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Mealtime Math

by Toi Wells

Mealtime with a young child can be trying for parents, teachers, caregivers and children! Children can be passionate about what they love to eat and what they dislike. In fact, mealtime can be dreadful for parents and other adults in a child’s life if the child will not eat what has been made or will only eat a certain item…..often for weeks at a time!!! Games are a fun and quick way to help get a young child engaged in trying different foods that they might initially be reluctant to eat. With little effort, mealtime can become a simple math game that can help children experience new foods and develop counting and mental math skills at the same time.


One strategy involves the parent or caregiver making a daily mealtime chart and marking or logging whether the child ate their meal or tried a new item; the child should be a part of this process. The chart can state the date and the number or tally mark indicating that a meal was completed that day. If a new food item was tried, that item can be logged as well. A parent or teacher can create this chart with the young child, explaining that each time they eat their meal or try a new item they will receive a mark on their meal chart. The parent can incentivize the child by including an end reward if that is a factor they want to include.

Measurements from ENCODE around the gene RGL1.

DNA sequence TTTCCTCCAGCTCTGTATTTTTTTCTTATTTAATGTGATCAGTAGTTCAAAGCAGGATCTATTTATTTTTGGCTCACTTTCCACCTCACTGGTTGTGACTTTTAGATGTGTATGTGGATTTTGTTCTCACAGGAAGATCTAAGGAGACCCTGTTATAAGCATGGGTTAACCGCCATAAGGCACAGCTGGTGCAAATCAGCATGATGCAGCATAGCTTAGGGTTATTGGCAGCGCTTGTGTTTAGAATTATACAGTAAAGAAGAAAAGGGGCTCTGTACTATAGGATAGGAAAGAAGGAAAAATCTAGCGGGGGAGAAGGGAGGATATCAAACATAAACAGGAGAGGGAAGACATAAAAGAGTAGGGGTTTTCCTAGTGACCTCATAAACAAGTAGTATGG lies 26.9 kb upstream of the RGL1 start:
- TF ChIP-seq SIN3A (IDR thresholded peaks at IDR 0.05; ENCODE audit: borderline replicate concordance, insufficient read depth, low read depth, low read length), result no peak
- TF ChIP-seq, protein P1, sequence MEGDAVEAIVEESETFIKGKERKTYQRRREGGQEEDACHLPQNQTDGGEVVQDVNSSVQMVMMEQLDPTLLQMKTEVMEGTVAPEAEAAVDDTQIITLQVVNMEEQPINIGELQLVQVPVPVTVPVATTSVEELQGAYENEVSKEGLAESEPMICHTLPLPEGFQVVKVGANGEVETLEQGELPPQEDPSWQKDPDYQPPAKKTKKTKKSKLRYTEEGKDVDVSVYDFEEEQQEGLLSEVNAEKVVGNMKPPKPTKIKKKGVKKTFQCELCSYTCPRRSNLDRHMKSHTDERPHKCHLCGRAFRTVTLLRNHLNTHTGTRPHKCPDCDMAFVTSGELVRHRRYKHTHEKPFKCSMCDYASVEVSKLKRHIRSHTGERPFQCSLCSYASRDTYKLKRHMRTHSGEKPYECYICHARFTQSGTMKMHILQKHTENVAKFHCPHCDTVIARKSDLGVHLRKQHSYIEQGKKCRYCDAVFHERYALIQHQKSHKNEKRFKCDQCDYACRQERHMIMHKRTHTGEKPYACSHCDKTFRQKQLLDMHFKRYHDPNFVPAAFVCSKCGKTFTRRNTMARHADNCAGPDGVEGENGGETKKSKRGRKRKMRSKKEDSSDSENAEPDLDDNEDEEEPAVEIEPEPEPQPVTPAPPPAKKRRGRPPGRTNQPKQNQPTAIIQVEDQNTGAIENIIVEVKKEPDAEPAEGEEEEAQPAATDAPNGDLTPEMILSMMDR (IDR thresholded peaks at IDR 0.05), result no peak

At mealtime you can have the child mark their chart and ask them “How many marks do you have today?” You can assist the child in counting the tally marks. Then, once the child states the number you can ask “If you try a new food item tomorrow, how many will you have then?” This requires the child to mentally count or add on, which is a more complex mathematical skill than simple one to one correspondence. For example, if the current tally is 5, when the young child eats a meal the next day the number would be 6. Once the numbers begin to increase the parent or caregiver can state, “You have 6 meals, if you add one more meal how many meals will you have eaten?” This statement is slightly more complex then the first, because now the child is being challenged with the concept of adding on.

Creating this chart, using it daily, then analyzing the data can be fun for young children because they have been involved in the process of creating the chart/game. This can help make mealtime an enjoyable part of their day. This mealtime game can be played at any time and any where eating takes place. It can be used for snack, dinner, lunch or even drinking water. Children tend to become more intrigued and engaged if they are involved in creating their learning tools. Mealtime can now become fun and exciting while learning!


3 Replies to “Mealtime Math”

  1. Meal charts can be very helpful in encouraging children to try new foods. It can also become a fun activity where children can help keep track of their eating habits. This just may be a way to get young children in our care to eat healthy or even become more aware of what their eating in their futures.

  2. I love the idea of creating a mealtime chart to encourage children to get involved in choosing to eat healthy and try new foods!

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